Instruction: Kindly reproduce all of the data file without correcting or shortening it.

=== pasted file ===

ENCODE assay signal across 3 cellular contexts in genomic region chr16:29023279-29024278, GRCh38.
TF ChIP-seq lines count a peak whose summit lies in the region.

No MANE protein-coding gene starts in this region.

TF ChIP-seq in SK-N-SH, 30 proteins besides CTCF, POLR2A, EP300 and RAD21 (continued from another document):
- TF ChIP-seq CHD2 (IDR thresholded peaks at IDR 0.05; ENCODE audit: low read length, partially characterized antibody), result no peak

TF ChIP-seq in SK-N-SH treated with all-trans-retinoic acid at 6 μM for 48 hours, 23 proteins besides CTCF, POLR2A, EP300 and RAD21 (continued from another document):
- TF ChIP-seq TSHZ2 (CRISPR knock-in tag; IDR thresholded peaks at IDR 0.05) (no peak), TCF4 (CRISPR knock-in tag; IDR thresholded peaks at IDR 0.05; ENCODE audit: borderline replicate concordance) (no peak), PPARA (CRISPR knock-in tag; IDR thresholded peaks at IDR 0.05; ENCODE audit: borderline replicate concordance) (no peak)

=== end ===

ENCODE assay signal across 3 cellular contexts in genomic region chr16:29023279-29024278, GRCh38.
TF ChIP-seq lines count a peak whose summit lies in the region.

No MANE protein-coding gene starts in this region.

TF ChIP-seq in SK-N-SH, 30 proteins besides CTCF, POLR2A, EP300 and RAD21 (continued from another document):
- TF ChIP-seq CHD2 (IDR thresholded peaks at IDR 0.05; ENCODE audit: low read length, partially characterized antibody), result no peak

TF ChIP-seq in SK-N-SH treated with all-trans-retinoic acid at 6 μM for 48 hours, 23 proteins besides CTCF, POLR2A, EP300 and RAD21 (continued from another document):
- TF ChIP-seq TSHZ2 (CRISPR knock-in tag; IDR thresholded peaks at IDR 0.05) (no peak), TCF4 (CRISPR knock-in tag; IDR thresholded peaks at IDR 0.05; ENCODE audit: borderline replicate concordance) (no peak), PPARA (CRISPR knock-in tag; IDR thresholded peaks at IDR 0.05; ENCODE audit: borderline replicate concordance) (no peak)